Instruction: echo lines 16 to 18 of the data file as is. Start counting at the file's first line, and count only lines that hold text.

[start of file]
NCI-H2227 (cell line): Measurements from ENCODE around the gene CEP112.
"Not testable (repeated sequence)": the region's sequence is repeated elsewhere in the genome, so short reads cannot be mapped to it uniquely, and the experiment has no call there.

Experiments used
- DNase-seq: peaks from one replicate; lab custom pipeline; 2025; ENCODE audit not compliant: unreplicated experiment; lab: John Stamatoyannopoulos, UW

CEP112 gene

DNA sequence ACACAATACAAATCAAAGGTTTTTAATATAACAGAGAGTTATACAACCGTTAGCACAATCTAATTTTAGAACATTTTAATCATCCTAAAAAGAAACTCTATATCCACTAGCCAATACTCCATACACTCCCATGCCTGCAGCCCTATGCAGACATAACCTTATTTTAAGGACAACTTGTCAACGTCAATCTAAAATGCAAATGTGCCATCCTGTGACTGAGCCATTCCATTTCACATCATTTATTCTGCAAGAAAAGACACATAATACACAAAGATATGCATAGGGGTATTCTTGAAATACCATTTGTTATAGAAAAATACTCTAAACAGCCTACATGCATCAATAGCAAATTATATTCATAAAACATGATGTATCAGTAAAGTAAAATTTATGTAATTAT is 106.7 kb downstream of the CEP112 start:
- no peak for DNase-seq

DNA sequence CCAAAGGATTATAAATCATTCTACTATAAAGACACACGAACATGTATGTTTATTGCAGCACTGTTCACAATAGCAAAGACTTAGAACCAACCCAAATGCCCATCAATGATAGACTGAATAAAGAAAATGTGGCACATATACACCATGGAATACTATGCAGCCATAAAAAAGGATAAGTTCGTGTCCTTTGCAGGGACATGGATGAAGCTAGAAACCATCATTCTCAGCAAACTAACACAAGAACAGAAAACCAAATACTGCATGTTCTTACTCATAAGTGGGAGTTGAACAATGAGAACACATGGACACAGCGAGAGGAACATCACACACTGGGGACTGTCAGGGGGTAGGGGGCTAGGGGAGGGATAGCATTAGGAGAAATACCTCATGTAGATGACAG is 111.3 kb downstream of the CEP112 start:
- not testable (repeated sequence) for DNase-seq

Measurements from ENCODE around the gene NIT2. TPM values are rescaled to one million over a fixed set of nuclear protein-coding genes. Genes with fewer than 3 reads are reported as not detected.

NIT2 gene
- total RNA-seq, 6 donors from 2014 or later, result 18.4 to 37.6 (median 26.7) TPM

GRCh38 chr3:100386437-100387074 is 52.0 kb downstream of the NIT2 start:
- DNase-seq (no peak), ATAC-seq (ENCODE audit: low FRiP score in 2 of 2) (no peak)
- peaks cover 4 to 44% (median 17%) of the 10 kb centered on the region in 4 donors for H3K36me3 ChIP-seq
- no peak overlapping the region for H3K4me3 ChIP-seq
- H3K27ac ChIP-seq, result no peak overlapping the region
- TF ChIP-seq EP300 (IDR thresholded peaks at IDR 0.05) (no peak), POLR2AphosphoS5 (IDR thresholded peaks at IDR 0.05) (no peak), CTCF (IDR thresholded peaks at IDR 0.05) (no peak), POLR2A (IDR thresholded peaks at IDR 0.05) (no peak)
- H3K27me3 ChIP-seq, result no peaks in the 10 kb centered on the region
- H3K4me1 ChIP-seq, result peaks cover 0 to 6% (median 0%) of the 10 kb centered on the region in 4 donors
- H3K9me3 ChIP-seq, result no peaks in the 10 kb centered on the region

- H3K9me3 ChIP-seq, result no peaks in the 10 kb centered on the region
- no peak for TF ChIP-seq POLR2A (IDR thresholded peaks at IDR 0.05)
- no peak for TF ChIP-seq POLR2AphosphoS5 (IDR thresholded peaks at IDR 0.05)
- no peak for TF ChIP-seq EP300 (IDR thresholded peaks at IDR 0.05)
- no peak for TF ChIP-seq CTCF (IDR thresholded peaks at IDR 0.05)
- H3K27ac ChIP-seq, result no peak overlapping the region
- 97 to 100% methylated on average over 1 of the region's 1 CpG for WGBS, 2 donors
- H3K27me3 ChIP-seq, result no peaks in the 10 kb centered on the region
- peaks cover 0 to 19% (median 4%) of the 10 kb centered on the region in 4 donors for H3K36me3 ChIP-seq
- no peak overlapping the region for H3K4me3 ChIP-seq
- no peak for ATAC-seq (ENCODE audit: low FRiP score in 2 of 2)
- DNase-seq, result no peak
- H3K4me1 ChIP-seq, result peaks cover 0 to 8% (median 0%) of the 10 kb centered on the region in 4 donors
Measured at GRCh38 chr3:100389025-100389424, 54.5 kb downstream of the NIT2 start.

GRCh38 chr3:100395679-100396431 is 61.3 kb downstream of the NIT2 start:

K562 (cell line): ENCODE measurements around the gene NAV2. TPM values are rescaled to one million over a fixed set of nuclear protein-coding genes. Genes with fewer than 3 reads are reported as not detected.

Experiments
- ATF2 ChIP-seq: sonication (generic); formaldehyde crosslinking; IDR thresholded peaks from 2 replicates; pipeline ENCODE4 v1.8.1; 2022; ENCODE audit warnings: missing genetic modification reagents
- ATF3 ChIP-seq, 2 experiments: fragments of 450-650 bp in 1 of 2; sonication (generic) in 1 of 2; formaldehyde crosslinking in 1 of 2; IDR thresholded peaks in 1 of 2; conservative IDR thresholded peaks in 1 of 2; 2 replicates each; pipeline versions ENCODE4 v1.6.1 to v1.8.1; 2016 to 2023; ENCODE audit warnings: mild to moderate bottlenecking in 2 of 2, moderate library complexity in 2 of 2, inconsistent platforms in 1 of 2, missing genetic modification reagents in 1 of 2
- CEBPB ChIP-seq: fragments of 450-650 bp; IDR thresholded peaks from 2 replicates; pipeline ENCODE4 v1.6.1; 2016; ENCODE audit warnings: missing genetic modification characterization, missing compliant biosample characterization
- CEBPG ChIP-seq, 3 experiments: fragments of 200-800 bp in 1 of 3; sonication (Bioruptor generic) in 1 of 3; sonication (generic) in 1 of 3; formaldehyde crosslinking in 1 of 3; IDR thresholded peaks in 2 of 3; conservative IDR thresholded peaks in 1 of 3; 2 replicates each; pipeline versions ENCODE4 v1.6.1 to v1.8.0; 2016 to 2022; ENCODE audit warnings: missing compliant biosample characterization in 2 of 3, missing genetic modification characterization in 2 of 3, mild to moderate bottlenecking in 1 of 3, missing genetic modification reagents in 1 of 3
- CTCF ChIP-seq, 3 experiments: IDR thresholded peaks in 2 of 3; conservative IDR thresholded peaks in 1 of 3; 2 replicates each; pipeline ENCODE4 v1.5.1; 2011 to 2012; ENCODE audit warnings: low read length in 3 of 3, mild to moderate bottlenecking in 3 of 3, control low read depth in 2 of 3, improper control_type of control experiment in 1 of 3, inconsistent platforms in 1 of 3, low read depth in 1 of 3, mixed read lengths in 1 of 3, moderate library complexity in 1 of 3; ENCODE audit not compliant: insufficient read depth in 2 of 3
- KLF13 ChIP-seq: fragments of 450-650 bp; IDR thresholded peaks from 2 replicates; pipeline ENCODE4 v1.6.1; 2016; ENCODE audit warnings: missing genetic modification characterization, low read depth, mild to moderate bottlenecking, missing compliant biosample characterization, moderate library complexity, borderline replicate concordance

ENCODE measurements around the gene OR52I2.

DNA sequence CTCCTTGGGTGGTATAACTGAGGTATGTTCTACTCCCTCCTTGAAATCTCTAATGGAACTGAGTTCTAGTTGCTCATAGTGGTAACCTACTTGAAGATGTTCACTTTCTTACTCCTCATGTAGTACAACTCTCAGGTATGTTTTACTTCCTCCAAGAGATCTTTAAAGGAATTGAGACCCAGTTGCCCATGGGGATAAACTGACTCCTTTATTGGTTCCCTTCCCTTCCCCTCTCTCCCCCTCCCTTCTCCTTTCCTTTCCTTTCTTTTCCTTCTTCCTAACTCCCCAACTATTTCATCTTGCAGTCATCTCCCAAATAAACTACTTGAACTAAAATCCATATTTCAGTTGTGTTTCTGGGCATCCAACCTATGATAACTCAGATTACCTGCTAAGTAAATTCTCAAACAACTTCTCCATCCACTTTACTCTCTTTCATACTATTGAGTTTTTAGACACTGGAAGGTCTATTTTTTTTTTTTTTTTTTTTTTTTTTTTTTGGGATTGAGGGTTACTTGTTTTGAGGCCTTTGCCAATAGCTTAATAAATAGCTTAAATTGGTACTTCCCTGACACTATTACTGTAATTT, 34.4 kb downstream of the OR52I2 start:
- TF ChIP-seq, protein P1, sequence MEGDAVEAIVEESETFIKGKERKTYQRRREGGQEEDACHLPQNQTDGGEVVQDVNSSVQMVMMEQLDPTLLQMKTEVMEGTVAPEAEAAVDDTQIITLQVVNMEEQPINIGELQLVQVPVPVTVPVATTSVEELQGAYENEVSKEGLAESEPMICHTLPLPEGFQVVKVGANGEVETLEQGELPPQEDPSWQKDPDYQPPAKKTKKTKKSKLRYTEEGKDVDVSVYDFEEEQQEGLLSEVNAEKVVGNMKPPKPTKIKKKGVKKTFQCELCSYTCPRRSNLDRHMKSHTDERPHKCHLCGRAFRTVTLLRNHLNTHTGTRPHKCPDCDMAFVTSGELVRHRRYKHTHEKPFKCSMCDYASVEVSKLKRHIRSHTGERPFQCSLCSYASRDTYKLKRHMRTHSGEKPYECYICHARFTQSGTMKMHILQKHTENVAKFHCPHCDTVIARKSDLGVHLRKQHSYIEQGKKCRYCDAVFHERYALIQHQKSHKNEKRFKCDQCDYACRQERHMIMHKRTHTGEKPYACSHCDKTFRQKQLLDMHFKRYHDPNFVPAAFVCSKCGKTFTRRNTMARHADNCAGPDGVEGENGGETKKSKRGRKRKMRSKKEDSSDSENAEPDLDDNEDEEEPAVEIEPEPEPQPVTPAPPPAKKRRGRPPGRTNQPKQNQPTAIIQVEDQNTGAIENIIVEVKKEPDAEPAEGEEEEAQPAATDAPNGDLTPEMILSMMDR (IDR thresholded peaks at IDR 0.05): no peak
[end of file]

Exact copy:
- no peak overlapping the region for H3K4me3 ChIP-seq
- H3K27ac ChIP-seq, result no peak overlapping the region
- TF ChIP-seq EP300 (IDR thresholded peaks at IDR 0.05) (no peak), POLR2AphosphoS5 (IDR thresholded peaks at IDR 0.05) (no peak), CTCF (IDR thresholded peaks at IDR 0.05) (no peak), POLR2A (IDR thresholded peaks at IDR 0.05) (no peak)